Are riparian forest reserves sources of invertebrate biodiversity spillover and associated ecosystem functions in oil palm landscapes?
MetadataShow full item record
Gray, C., Simmons, B., Fayle, T., Mann, D., & Slade, E. (2016). Are riparian forest reserves sources of invertebrate biodiversity spillover and associated ecosystem functions in oil palm landscapes?. Biological Conservation, 194 176-183. https://doi.org/10.1016/j.biocon.2015.12.017
The world's forested landscapes are increasingly fragmented. The effects of fragmentation on community composition have received more attention than the effects on ecological processes, particularly in the tropics. The extent to which populations from forest fragments move (spillover) into surrounding agricultural areas is of particular interest. This process can retain connectivity between populations and alter the rate of beneficial or detrimental ecological functions. We tested whether riparian forest fragments (riparian reserves), are sources of two functionally important invertebrate groups (dung beetles and scavenging ants) within oil palm plantations in Malaysia. We also assessed whether forest fragments enhance rates of associated ecosystem functions (dung and bait removal). We found that oil palm sites with and without adjacent riparian reserves had similar overall beetle and ant communities and functional rates. However, dung beetle species richness, abundance and diversity declined with distance from a riparian reserve, providing evidence for a weak spillover effect. In addition, dung beetle community metrics within a riparian reserve predicted corresponding values in adjacent oil palm areas. These relationships did not hold for dung removal, ant community metrics or bait removal. Taken together, our results indicate that although riparian reserves are an important habitat in their own right, under the conditions in which we sampled they have a limited role as sources of functionally important invertebrates. Crucially, our results suggest that contiguous habitat corridors are important for maintaining connectivity of invertebrate populations, as forest dependent species may not easily be able to disperse through the agricultural matrix.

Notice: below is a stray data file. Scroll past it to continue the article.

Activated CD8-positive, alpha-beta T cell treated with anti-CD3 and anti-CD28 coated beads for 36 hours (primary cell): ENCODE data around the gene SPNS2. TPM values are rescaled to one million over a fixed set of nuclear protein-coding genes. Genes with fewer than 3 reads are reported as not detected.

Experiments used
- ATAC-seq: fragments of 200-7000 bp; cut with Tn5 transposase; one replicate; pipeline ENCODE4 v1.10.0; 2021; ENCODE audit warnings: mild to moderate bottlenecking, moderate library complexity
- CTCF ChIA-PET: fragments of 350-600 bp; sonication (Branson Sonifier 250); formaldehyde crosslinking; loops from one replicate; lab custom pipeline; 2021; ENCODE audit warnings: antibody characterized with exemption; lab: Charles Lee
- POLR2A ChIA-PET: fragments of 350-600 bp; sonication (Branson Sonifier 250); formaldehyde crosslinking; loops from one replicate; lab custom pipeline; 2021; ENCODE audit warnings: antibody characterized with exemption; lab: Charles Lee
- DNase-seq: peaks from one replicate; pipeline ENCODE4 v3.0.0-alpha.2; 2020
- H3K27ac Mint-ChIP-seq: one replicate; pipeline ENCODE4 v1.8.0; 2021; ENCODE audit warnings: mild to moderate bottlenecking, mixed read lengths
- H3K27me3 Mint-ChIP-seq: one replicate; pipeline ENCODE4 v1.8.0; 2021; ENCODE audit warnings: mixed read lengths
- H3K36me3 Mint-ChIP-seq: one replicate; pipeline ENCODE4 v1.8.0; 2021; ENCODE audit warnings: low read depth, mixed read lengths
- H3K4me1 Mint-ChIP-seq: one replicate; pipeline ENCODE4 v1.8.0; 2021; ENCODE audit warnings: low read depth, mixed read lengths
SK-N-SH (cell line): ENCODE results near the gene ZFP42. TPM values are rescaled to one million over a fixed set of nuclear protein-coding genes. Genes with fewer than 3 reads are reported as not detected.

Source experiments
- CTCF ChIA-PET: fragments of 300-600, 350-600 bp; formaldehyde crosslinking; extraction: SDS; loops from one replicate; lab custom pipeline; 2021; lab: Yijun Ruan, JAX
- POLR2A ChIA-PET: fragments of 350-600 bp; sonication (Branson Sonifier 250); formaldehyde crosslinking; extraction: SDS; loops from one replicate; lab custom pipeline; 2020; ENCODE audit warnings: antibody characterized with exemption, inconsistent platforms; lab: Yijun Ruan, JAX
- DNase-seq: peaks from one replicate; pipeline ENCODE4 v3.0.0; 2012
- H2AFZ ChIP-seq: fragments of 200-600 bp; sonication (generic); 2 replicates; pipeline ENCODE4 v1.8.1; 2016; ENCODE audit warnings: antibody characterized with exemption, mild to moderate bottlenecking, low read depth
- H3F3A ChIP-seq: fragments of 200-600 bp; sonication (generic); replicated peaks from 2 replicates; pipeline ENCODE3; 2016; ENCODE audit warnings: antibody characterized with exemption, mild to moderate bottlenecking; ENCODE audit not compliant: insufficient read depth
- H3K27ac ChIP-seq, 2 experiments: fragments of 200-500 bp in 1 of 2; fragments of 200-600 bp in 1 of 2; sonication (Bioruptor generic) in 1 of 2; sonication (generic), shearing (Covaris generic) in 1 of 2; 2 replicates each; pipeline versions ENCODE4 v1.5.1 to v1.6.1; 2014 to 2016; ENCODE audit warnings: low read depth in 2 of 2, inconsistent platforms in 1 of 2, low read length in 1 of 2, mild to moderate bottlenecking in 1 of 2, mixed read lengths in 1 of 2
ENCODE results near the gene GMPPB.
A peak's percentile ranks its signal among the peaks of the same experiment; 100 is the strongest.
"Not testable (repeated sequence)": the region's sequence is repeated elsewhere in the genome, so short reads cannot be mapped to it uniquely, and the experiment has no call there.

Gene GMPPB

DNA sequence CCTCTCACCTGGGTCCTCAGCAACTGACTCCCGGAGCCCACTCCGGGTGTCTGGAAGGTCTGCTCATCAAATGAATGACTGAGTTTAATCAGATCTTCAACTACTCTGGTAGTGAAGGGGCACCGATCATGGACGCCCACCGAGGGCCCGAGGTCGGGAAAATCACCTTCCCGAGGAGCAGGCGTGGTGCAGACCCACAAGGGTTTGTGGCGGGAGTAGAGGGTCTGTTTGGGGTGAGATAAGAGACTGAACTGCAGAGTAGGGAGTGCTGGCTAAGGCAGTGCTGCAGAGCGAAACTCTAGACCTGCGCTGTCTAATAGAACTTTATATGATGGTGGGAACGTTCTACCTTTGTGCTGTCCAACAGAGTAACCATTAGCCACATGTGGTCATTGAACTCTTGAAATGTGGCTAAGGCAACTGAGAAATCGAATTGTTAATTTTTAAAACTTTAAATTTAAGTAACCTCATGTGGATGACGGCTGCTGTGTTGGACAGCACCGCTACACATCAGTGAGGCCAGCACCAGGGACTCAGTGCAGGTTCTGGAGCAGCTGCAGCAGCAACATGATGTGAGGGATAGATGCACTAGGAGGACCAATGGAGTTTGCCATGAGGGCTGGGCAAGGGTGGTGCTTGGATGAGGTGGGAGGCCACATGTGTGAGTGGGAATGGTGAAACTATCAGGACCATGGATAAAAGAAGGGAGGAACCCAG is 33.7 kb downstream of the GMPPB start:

ecosystem function, forest fragments, tropical agriculture, dung beetles, ants, Borneo
We thank EPU Malaysia, Sabah Biodiversity Council and SEARRP for providing research permissions for field work in Sabah. The SAFE project coordinators (Ed Turner, Johnny Larenus and MinSheng Khoo), research assistants Max Gray and Joana Ferreira, as well as several members of the SAFE project field staff provided logistical support and helped with data collection. Bridget Gray helped with data entry and verification The Hope Entomological Collections at the Oxford University Museum of Natural History provided resources for species' identification. CLG was supported by a NERC DTG studentship (NE/I528526/1) and TMF by Yayasan Sime Darby, the Czech Science Foundation (grant numbers 14-32302S, 16-09427S) and an Australian Research Council Discovery Grant (DP140101541). EMS was funded by a NERC HMTF grant (NE/K016261/1).
External DOI: https://doi.org/10.1016/j.biocon.2015.12.017
This record's URL: https://www.repository.cam.ac.uk/handle/1810/254316
Attribution 2.0 UK: England & Wales
Licence URL: http://creativecommons.org/licenses/by/2.0/uk/
Recommended or similar items
The following licence files are associated with this item: